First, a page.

Vanilla, spice and all things nice: Four Riojas to try

John Wilson: Most of us still prefer the traditional style of Rioja, usually a Reserva when we can afford it, especially with our Christmas turkey

The railway line that runs from Bilbao to the town of Haro was instrumental in creating the success story that is Rioja. A century and half ago, it provided a quick route to the sea, opening up the wine to consumers all over the world. It gave Rioja an advantage over the rest of Spain that it has never lost. Here I feature wines from four of the original Haro producers still going 150 years later, all within handy reach of each other if you happen to visit.

There is a strong argument that most of the interest in Rioja currently lies outside the most famous category of Rioja Reserva. Over the last decade, ambitious growers have spurned the traditional lengthy ageing in barrel to produce Crianza, Reserva and Gran Reserva wines. Some have ignored oak completely, producing wines that emphasize fruit and freshness rather than vanilla and spice. Others have followed a more international model, ageing their wines for a year or 18 months in French oak (American oak is traditional in Rioja). Rioja recently added some new categories including Viñedos Singular (single vineyards), and Viños de Municipio – village wines that will hopefully allow the region to develop a distinct sub-region.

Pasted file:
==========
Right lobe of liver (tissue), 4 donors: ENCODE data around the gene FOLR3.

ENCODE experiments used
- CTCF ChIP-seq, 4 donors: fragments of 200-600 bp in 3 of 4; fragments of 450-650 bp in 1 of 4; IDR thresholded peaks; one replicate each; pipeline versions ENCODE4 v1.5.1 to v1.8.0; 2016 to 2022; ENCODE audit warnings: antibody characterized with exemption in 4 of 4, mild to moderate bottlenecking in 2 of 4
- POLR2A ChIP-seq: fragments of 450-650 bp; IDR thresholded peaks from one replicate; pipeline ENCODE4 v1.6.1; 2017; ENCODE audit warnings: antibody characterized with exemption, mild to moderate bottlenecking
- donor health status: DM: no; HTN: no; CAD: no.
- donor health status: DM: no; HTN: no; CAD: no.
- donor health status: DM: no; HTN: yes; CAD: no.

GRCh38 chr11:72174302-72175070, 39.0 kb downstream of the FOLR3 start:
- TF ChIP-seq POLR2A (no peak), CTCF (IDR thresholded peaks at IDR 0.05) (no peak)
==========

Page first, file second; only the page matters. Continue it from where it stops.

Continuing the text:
And yet most of us still prefer the traditional style of Rioja, usually a Reserva when we can afford it, especially with our Christmas turkey. Ageing a wine in oak softens the tannins and gives a smooth mouthfeel; it also gives the fruit an extra layer of flavour. The system is designed to produce wines that are ready to drink the day you buy them.

In addition to the wines of the week, Aldi has the Specially Selected Rioja Reserva (€8.49, €19.99 for a magnum) and Lidl the Cepa Lebrel (€8.49). As well as the CUNE, Dunnes Stores has its own label Camboral for €15.


Rioja Reserva does go very well with turkey, but locally they would enjoy it with roast and grilled lamb or a bean casserole with tomatoes.

Rioja Reserva 2018, CUNE

14%, €12.80

Gentle rounded cassis and dark cherries with a whiff of spice.

From Dunnes Stores; €15 from Tesco, €16 from SuperValu.

Rioja Reserva 2016 Marqués de Murrieta

14%, €23.95 down from €27.95

Sweetly scented with intense smooth red cherries and tobacco.

From O’Briens

Vina Alberdi Rioja Reserva 2018, La Rioja Alta

14%, €24

Soft sweet red fruits layered with vanilla. A classic example of the genre.

From Wines on the Green; Grapevine, Dalkey; Deveney’s, D14; Jus de Vine, Portmarnock; Clontarf Wine; Martins, D3; Whelehan’s, Loughlinstown; La Touche, Greystones; Neighborhood Wines; 64 Wine; Mitchell & Sons; Gibney’s Malahide and many other independents.

Rioja Reserva Tondonia 2010 Lopez de Heredia

13.5%, €48

Earthy, mushrooms, piquant savoury red fruits and a dry finish. Unique and wonderful.

McCurtain, Cork; Green Man Wines; Baggot Street Wines; Sweeney’s D3; 64 Wine; Blackrock Cellar; Redmond’s; Clontarf Wines; Pinto; Jus de Vine and many other independents.